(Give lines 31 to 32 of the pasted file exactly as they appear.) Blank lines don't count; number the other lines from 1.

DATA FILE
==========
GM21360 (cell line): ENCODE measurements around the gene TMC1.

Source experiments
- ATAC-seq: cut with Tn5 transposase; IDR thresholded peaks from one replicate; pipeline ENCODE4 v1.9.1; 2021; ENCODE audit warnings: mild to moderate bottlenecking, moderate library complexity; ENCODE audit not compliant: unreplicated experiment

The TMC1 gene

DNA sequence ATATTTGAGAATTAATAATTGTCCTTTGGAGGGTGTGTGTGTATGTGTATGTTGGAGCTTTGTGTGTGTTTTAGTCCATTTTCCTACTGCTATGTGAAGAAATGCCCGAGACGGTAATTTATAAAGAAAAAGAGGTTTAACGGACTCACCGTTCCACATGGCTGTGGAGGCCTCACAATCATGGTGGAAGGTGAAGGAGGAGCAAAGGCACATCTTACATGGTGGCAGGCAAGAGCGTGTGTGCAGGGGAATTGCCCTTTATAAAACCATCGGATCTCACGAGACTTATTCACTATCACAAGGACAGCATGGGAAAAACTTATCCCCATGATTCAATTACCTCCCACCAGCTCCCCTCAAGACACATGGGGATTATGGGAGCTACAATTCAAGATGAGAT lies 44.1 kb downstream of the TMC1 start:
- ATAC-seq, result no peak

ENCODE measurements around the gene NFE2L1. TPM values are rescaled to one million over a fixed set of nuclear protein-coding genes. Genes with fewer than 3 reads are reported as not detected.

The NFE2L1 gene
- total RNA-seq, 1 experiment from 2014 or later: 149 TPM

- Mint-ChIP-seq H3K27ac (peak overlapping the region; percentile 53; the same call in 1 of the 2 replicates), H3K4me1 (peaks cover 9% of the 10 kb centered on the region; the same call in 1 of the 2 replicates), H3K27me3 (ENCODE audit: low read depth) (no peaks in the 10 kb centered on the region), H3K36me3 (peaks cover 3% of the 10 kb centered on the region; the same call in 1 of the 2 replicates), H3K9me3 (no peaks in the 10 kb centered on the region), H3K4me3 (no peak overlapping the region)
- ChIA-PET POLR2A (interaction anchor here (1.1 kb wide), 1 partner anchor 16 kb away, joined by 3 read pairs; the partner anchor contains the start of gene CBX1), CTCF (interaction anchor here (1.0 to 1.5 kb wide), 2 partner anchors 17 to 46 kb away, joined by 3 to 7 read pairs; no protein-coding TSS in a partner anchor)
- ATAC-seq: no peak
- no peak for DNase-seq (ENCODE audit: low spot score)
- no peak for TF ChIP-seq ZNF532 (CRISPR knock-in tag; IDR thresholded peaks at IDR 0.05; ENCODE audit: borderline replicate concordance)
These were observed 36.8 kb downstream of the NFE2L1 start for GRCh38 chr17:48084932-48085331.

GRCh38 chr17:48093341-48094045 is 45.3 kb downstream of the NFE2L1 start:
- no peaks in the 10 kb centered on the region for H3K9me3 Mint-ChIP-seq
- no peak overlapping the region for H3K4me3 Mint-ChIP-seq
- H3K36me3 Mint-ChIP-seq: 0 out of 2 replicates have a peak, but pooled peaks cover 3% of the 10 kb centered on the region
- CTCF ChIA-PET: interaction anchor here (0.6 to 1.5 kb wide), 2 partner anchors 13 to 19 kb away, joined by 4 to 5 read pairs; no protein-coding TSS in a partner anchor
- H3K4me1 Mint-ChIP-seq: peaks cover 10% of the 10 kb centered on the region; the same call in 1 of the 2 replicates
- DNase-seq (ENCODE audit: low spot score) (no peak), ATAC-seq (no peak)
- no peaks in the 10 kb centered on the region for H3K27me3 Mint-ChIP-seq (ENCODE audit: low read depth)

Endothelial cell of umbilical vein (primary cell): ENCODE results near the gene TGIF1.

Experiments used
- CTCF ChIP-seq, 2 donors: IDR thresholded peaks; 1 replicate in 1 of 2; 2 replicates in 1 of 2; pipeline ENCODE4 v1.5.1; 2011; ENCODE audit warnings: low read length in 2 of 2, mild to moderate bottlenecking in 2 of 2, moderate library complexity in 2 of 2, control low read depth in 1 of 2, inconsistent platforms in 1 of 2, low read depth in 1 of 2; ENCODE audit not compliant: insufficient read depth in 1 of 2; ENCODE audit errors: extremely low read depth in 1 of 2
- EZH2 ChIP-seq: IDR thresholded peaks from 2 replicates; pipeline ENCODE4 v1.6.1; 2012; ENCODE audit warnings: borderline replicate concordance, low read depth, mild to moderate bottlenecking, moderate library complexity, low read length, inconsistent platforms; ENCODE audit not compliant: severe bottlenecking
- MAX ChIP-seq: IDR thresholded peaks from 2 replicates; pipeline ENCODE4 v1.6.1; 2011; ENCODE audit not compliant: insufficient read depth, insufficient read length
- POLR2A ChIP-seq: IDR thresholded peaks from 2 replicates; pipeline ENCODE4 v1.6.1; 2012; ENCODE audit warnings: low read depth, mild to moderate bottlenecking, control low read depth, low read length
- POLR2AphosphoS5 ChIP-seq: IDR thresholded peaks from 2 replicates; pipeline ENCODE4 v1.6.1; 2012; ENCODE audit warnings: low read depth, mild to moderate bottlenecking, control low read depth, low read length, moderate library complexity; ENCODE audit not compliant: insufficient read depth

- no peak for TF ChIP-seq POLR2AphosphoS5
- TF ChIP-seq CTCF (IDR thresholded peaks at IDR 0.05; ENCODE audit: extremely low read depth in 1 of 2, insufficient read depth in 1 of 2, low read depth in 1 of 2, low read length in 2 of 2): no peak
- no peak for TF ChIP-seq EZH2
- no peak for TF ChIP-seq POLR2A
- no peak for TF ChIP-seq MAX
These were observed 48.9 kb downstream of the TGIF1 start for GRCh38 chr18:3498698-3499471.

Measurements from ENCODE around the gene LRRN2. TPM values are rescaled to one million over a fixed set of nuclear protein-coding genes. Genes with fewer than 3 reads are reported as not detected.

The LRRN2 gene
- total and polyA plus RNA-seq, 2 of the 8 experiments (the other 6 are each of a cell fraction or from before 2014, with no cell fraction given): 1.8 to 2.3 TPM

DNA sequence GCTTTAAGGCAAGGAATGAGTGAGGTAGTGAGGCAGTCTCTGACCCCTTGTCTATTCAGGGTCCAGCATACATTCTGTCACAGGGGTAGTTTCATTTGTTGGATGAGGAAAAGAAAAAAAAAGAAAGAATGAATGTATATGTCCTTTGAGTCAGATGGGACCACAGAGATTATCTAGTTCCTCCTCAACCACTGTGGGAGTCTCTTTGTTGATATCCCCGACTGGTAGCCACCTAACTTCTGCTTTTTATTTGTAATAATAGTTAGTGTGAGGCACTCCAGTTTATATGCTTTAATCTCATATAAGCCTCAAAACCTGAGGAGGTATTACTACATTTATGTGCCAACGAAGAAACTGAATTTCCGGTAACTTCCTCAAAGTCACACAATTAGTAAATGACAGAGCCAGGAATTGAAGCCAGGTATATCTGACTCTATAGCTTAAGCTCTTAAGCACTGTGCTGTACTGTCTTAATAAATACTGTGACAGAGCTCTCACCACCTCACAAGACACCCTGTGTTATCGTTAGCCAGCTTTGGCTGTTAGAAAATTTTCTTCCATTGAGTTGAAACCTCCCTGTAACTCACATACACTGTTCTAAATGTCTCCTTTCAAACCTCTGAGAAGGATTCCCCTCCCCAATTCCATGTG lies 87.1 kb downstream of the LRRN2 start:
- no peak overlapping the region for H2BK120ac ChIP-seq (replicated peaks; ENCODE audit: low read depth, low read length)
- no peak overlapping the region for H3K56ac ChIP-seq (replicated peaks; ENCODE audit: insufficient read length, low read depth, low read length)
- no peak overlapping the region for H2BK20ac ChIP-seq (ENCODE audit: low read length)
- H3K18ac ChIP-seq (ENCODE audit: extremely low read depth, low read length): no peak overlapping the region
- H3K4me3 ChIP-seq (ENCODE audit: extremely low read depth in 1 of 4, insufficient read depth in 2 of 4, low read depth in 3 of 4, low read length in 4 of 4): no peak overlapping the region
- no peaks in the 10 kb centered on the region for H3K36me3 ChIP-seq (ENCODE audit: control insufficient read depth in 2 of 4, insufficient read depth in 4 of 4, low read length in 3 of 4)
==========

- no peak for TF ChIP-seq POLR2AphosphoS5
- TF ChIP-seq CTCF (IDR thresholded peaks at IDR 0.05; ENCODE audit: extremely low read depth in 1 of 2, insufficient read depth in 1 of 2, low read depth in 1 of 2, low read length in 2 of 2): no peak